A foundational component of justice-linked response to IPV is a dual focus on promoting perpetrator accountability and providing services and supports for victims and offenders of family violence. Provincial and Territorial Action Plans in Canada, where they exist, all include a commitment to respond to perpetrators and support victims. Consistent with this commitment, most justice-linked intervention responses across Canada include some provision for victim support. However, the inclusion of victim contact, referral, or support as part of justice-linked intervention programs for perpetrators is not universal. In some provinces/territories, victim contact is a required component of all justice-linked IPV intervention services. For example, in the NWT, victim support is built in as a core aspect of all services. In other provinces, agencies providing intervention to court-mandated offenders rely on probation, police, victim services or a court manager for victim support. Only a minority of programs across the country provide therapeutic support (i.e., services beyond information sharing, safety planning, and referral) to victims of men’s abuse. Agencies most likely to provide therapeutic support to both male perpetrators and female victims are those dedicated to serving Indigenous peoples.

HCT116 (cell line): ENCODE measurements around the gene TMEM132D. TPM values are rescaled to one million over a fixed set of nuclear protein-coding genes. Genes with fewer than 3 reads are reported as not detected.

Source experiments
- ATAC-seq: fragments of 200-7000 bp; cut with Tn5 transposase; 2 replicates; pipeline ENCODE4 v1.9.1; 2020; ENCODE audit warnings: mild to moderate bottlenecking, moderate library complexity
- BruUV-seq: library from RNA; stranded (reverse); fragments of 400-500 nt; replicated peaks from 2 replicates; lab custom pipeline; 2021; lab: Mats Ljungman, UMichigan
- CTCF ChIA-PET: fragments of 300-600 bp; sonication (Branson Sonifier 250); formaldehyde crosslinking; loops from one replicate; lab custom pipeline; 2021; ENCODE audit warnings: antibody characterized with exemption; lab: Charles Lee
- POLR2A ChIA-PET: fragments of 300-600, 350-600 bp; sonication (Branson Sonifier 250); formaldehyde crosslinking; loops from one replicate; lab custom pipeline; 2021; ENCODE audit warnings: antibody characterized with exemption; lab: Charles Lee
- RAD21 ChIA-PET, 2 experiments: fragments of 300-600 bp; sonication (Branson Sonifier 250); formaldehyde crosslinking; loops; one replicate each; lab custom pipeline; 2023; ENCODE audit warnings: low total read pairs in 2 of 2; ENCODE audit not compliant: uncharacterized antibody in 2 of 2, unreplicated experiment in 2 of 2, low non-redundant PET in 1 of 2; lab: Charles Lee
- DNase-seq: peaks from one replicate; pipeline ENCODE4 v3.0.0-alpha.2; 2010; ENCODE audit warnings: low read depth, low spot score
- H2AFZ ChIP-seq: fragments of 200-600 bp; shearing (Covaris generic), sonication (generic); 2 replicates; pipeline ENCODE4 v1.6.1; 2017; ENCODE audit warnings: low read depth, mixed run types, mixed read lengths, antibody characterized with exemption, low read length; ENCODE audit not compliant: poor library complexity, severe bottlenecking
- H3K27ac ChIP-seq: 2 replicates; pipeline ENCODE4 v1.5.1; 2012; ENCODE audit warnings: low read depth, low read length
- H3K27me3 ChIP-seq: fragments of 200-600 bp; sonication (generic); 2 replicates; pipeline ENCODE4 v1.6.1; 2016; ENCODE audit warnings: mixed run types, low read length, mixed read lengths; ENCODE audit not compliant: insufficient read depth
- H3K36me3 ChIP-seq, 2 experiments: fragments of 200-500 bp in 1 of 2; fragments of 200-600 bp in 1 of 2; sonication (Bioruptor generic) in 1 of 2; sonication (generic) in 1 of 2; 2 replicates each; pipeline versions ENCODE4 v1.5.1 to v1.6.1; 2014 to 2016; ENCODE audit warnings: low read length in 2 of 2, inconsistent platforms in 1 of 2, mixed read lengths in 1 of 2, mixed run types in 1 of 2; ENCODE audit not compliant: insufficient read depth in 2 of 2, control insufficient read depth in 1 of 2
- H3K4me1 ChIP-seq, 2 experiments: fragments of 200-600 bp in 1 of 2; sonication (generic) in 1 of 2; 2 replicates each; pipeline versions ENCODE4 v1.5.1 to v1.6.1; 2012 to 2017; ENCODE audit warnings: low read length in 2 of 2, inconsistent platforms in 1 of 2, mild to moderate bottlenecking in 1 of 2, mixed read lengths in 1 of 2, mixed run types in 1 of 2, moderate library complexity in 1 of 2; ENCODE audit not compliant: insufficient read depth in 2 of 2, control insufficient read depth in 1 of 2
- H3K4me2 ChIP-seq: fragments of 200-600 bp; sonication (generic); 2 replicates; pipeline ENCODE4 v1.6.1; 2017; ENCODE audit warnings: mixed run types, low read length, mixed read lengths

Parenting